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  • James A. Smith
Evidence of insufficient quality of reporting in patent landscapes in the life sciences
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CC BY
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Despite the importance of patent landscape analyses in the commercialization process for life science and healthcare technologies, the quality of reporting for patent landscapes published in academic journals is inadequate. Patents in the life sciences are a critical metric of innovation and a cornerstone for the commercialization of new life-science- and healthcare-related technologies. Patent landscaping has emerged as a methodology for analyzing multiple patent documents to uncover technological trends, geographic distributions of patents, patenting trends and scope, highly cited patents and a number of other uses. Many such analyses are published in high-impact journals, potentially allowing them to gain high visibility among academic, industry and government stakeholders. Such analyses may be used to inform decision-making processes, such as prioritization of funding areas, identification of commercial competition (and therefore strategy development), or implementation of policy to encourage innovation or to ensure responsible licensing of technologies. Patent landscaping may also provide a means for answering fundamental questions regarding the benefits and drawbacks of patenting in the life sciences, a subject on which there remains considerable debate but limited empirical evidence.

Subject:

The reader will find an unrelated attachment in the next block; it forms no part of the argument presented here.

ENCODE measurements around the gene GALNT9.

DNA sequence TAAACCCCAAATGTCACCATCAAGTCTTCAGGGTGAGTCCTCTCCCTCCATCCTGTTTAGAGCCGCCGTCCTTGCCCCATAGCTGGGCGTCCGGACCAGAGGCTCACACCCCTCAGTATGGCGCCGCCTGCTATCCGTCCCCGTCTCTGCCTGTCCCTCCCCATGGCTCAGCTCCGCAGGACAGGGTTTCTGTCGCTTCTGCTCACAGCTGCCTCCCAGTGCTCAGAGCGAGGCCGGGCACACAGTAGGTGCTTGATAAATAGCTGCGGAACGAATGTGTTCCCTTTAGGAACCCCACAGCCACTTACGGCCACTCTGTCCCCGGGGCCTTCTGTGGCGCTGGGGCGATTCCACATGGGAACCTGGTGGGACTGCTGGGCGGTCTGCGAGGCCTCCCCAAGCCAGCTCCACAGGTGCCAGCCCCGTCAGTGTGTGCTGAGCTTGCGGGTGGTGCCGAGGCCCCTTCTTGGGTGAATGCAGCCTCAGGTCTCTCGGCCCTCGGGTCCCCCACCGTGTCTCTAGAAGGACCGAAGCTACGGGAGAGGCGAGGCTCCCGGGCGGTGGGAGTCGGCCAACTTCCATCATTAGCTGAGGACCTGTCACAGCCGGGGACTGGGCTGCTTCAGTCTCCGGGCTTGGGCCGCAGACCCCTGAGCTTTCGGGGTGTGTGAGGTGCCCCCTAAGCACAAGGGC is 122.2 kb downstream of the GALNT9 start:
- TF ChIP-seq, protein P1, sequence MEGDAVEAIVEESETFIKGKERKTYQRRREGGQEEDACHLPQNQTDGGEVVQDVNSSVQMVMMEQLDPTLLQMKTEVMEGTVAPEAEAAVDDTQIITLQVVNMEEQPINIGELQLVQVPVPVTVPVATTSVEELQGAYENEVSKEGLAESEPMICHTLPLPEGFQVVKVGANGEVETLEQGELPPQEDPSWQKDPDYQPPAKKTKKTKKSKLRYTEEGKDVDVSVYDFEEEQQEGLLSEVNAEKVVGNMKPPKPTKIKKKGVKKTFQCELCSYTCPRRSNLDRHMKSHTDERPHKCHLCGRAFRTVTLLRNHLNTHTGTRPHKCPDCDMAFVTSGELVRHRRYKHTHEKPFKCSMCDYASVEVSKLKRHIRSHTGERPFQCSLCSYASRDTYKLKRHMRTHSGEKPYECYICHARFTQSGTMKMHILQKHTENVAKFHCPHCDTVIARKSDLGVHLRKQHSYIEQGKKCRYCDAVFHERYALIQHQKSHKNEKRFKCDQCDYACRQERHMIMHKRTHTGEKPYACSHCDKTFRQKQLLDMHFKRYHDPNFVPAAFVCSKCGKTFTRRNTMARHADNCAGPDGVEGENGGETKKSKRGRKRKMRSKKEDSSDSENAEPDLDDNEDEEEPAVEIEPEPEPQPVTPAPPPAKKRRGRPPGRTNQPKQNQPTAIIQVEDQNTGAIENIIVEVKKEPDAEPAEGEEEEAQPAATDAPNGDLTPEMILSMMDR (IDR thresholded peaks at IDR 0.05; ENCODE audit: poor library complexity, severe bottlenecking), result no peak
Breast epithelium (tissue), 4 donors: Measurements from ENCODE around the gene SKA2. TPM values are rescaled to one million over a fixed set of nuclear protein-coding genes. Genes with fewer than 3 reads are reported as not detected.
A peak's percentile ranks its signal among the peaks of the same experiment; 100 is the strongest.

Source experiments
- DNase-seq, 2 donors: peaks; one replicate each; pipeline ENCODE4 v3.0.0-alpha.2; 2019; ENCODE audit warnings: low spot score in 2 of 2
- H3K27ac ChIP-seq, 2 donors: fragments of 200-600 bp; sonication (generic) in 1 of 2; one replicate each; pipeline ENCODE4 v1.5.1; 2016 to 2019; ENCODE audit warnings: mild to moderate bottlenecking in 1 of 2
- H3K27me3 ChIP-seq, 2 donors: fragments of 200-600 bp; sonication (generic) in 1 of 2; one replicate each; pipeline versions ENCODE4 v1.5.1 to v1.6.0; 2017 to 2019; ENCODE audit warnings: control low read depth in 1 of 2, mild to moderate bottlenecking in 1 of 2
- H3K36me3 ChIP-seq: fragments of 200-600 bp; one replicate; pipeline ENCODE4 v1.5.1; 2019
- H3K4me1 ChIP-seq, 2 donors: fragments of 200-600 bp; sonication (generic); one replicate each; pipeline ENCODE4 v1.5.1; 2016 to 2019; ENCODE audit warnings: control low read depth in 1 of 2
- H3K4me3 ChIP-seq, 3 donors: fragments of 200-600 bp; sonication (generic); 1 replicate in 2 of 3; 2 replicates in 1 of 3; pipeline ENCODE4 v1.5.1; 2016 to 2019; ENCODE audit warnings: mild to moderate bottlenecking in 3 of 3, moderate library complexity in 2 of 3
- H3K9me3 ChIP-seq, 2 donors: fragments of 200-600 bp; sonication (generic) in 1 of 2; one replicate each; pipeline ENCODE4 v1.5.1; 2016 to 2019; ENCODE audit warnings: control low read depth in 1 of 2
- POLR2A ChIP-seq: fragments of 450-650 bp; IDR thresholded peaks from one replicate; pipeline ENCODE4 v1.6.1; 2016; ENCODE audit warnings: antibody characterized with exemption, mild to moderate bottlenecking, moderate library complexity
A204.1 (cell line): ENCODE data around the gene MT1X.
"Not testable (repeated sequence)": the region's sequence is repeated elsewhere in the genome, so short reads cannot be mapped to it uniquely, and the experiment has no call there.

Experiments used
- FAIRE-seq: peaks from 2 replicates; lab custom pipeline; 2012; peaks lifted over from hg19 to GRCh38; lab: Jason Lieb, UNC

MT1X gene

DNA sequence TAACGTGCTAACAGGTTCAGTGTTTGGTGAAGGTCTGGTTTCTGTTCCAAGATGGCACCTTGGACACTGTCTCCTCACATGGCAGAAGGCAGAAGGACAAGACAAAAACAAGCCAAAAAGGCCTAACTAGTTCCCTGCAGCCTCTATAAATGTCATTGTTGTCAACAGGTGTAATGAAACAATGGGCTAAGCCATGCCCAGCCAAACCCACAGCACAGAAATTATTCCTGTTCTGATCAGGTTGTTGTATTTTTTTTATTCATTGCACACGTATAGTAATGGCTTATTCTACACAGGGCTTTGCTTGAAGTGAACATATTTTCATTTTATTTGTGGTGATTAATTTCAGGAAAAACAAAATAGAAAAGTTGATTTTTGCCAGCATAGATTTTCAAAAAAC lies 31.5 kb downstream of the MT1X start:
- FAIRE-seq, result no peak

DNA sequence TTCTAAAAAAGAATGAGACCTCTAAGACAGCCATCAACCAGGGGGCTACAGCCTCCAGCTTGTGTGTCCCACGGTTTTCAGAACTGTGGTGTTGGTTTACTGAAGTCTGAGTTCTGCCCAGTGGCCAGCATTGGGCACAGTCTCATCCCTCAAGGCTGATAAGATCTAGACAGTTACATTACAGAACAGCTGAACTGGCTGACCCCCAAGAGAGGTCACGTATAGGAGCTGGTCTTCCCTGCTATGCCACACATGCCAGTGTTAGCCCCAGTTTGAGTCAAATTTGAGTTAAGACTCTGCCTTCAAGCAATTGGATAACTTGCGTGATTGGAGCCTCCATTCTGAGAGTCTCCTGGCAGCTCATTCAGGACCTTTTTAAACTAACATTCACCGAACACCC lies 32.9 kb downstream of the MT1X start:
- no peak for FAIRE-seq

Engineering
Biology
Material Type:
Reading
Provider:
Nature Biotechnology
Author:
Andrew J. Carr
David A. Brindley
Hannah Thomas
James A. Smith
Zeeshaan Arshad
Date Added:
08/07/2020
Plotting and Programming in Python
Unrestricted Use
CC BY
Rating

This lesson is part of Software Carpentry workshops and teach an introduction to plotting and programming using python. This lesson is an introduction to programming in Python for people with little or no previous programming experience. It uses plotting as its motivating example, and is designed to be used in both Data Carpentry and Software Carpentry workshops. This lesson references JupyterLab, but can be taught using a regular Python interpreter as well. Please note that this lesson uses Python 3 rather than Python 2.

Subject:
Computer Science
Information Science
Measurement and Data
Material Type:
Module
Provider:
The Carpentries
Author:
Adam Steer
Allen Lee
Andreas Hilboll
Ashley Champagne
Benjamin
Benjamin Roberts
CanWood
Carlos Henrique Brandt
Carlos M Ortiz Marrero
Cephalopd
Cian Wilson
Daniel W Kerchner
Dan Mønster
Daria Orlowska
Dave Lampert
David Matten
Erin Alison Becker
Florian Goth
Francisco J. Martínez
Greg Wilson
ian
Jacob Deppen
Jarno Rantaharju
Jeremy Zucker
Jonah Duckles
Kees den Heijer
Keith Gilbertson
Kyle E Niemeyer
Lex Nederbragt
Logan Cox
Louis Vernon
Lucy Dorothy Whalley
Madeleine Bonsma-Fisher
Mark Phillips
Mark Slater
Maxim Belkin
Michael Beyeler
Mike Henry
mzc9
Narayanan Raghupathy
Nigel Bosch
Olav Vahtras
Pablo Hernandez-Cerdan
Paul Anzel
Phil Tooley
Raniere Silva
Robert Woodward
Ryan Avery
Ryan Gregory James
Sarah M Brown
SBolo
Shyam Dwaraknath
Sourav Singh
Stéphane Guillou
Steven Koenig
Taylor Smith
Thor Wikfeldt
Timothy Warren
Tyler Martin
Vasu Venkateshwaran
Vikas Pejaver
Date Added:
08/07/2020